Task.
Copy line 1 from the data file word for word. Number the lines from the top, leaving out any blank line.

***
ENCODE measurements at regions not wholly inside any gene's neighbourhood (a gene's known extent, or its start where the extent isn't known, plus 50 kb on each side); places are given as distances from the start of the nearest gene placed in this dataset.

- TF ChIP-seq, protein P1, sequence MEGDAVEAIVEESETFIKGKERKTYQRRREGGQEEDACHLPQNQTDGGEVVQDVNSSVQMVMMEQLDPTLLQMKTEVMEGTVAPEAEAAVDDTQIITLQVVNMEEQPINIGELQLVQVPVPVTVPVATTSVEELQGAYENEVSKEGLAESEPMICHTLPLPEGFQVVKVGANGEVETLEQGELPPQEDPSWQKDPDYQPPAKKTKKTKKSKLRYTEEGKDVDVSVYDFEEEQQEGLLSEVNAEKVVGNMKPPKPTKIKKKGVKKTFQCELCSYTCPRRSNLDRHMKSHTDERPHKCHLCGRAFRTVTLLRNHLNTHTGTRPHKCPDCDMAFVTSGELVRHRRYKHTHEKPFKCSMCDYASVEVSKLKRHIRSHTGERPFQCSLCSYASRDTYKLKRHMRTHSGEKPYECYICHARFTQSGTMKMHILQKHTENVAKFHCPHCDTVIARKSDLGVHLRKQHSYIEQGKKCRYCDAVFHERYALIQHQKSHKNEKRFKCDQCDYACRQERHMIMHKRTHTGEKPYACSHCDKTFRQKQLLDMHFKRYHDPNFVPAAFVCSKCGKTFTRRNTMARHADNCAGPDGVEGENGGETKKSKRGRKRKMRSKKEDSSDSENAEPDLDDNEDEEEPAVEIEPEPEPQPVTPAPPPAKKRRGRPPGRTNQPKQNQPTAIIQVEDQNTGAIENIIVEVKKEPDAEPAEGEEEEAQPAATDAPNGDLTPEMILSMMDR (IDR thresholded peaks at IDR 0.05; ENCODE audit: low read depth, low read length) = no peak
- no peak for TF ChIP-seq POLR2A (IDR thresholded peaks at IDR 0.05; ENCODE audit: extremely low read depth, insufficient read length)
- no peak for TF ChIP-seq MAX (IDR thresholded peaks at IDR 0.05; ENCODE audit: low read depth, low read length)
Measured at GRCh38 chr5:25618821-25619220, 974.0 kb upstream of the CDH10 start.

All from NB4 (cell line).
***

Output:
ENCODE measurements at regions not wholly inside any gene's neighbourhood (a gene's known extent, or its start where the extent isn't known, plus 50 kb on each side); places are given as distances from the start of the nearest gene placed in this dataset.